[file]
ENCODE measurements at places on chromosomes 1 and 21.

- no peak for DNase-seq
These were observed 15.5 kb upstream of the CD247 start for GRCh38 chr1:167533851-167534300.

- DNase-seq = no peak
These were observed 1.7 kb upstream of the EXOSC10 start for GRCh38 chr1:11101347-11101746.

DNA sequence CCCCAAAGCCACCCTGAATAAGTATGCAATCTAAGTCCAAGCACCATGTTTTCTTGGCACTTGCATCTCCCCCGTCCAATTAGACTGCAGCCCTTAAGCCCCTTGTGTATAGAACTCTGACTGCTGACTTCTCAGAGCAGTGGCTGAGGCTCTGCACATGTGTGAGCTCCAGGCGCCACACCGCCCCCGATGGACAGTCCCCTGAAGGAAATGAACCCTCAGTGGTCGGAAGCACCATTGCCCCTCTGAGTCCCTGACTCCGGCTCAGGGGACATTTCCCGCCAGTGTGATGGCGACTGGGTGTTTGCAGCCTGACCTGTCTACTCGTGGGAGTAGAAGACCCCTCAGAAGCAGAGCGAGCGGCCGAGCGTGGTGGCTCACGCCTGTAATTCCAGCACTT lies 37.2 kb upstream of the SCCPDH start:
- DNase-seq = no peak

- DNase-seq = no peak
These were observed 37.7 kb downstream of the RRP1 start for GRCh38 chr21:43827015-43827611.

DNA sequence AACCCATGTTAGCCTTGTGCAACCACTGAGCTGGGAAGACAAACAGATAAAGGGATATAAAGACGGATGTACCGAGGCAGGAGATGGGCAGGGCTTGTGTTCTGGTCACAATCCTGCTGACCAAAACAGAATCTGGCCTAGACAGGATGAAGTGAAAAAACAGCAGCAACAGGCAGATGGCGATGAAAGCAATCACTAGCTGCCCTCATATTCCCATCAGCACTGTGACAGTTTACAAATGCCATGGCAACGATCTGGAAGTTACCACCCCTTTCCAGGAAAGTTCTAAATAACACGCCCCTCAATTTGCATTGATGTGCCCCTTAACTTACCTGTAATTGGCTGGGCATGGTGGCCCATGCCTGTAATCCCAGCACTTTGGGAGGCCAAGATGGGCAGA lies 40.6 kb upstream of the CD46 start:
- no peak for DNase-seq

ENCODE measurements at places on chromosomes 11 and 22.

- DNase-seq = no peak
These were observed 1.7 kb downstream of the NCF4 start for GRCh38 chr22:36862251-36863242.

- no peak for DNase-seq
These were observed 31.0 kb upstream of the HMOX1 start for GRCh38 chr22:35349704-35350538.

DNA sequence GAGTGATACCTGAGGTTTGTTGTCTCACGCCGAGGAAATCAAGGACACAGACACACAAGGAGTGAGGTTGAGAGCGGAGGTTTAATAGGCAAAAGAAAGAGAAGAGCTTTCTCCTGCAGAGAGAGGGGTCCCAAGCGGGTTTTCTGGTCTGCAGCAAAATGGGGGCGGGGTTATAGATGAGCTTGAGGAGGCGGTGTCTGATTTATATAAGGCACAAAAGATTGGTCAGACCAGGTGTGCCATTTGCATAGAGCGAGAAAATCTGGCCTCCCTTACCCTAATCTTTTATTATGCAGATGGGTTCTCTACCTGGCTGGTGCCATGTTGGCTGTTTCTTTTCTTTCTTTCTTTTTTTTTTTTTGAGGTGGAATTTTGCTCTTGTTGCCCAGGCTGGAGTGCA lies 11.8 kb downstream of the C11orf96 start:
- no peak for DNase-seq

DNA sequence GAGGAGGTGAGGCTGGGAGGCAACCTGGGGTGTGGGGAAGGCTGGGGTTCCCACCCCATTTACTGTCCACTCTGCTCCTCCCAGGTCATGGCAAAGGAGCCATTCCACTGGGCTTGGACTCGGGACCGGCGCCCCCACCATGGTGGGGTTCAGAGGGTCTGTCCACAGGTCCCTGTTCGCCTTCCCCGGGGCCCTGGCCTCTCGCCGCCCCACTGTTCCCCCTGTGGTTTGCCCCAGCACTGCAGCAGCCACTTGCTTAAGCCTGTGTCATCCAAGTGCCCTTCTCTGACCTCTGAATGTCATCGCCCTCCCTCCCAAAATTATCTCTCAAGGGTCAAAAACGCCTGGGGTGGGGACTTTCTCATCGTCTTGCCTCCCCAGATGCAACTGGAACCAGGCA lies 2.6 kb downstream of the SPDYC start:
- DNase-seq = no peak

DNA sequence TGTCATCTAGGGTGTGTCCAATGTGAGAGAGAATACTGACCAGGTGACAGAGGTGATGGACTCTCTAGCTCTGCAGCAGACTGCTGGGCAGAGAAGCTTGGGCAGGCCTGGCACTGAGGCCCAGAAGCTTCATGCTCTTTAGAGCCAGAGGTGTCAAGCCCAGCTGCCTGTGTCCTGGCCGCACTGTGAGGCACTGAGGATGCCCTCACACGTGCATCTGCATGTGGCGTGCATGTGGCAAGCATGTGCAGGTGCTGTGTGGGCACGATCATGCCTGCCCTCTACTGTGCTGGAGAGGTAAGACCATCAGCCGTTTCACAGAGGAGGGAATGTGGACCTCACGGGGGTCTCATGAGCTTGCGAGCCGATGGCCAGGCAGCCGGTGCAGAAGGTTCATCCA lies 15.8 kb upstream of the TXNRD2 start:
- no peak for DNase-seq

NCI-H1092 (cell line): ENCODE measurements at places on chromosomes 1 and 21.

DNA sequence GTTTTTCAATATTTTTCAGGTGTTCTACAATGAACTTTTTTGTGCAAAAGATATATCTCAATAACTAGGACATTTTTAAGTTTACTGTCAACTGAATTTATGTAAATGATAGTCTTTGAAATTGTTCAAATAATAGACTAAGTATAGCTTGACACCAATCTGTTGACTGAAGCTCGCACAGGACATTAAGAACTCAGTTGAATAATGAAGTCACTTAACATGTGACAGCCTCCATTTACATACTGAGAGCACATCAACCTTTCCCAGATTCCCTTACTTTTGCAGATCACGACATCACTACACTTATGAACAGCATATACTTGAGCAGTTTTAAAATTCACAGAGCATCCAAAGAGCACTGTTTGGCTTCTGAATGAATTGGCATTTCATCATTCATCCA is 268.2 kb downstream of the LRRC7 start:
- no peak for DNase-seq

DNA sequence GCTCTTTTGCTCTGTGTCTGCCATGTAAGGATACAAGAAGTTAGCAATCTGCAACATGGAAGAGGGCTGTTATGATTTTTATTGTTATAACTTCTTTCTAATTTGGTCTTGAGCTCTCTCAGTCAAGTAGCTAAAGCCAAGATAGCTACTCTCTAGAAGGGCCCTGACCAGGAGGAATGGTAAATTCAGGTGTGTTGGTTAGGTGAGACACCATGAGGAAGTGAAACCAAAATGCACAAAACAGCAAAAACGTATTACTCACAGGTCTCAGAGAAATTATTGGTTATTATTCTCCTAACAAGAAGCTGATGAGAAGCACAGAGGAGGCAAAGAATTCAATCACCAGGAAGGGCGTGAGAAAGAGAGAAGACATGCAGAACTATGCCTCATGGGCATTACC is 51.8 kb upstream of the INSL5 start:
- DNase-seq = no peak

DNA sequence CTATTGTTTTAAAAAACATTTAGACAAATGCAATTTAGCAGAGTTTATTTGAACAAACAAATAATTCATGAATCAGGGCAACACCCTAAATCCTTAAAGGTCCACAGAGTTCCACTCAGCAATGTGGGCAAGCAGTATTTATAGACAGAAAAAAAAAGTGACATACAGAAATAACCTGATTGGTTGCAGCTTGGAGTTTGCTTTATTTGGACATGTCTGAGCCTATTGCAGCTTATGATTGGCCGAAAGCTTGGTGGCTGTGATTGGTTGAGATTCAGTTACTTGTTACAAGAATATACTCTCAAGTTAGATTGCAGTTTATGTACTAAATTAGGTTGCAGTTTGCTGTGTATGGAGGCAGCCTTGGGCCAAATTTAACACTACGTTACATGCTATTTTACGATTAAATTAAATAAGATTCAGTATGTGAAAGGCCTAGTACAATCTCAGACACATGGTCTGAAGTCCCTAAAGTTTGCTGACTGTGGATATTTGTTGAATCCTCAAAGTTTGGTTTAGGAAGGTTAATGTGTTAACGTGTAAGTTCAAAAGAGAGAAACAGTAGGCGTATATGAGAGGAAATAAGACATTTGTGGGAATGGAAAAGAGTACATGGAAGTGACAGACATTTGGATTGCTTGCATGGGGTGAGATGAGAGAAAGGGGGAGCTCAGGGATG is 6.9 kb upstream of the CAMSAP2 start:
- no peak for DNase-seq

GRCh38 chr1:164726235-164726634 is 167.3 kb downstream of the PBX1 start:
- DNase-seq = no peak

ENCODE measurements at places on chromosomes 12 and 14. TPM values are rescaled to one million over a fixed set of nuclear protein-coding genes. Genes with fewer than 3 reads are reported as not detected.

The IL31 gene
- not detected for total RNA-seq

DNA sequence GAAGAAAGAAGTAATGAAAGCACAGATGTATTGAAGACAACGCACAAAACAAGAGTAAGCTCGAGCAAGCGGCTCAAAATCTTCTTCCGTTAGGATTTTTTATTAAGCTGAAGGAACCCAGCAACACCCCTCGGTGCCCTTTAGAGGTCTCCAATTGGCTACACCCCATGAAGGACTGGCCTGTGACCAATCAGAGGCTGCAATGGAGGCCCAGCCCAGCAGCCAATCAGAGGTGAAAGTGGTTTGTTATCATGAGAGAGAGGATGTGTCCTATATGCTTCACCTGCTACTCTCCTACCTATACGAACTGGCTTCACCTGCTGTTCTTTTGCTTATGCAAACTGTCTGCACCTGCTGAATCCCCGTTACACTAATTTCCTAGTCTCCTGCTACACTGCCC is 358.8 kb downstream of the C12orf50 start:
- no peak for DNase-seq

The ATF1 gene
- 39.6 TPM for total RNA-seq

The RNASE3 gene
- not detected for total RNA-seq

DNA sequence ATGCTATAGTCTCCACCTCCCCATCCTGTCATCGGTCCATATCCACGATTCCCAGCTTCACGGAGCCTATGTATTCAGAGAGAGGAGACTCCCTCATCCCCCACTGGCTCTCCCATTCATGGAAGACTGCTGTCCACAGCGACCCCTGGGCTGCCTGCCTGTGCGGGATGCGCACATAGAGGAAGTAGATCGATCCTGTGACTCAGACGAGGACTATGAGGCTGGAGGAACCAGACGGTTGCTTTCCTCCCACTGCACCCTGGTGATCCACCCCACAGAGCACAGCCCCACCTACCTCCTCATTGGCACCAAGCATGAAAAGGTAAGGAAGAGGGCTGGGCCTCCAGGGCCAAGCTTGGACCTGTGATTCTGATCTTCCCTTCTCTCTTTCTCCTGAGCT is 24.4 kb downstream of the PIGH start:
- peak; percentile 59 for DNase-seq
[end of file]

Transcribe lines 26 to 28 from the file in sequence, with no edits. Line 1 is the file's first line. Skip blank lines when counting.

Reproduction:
DNA sequence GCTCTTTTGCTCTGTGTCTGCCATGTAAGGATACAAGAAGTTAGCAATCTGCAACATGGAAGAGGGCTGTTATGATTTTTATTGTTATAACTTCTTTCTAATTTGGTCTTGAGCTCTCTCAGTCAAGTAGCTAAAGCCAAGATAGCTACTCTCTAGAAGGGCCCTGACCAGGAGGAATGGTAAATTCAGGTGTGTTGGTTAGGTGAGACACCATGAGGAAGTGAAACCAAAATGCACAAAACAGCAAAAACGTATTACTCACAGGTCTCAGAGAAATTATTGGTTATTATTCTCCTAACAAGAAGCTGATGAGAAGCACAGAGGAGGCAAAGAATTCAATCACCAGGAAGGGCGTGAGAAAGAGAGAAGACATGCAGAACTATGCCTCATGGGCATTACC is 51.8 kb upstream of the INSL5 start:
- DNase-seq = no peak

DNA sequence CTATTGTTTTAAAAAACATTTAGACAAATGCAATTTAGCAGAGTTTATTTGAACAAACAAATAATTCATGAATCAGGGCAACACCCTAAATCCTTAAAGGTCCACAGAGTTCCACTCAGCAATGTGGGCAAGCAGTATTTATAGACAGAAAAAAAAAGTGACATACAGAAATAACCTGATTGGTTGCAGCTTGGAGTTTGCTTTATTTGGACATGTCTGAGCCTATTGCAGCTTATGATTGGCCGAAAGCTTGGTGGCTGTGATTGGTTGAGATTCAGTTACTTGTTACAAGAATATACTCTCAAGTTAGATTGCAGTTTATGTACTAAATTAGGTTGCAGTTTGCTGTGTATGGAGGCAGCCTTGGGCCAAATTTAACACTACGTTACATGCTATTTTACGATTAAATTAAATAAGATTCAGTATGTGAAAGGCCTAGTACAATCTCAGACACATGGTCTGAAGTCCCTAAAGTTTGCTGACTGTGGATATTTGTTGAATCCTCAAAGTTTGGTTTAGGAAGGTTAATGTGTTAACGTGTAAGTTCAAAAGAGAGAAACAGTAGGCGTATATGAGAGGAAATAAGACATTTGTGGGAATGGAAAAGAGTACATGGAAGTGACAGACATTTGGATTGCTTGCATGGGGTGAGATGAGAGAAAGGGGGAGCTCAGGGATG is 6.9 kb upstream of the CAMSAP2 start: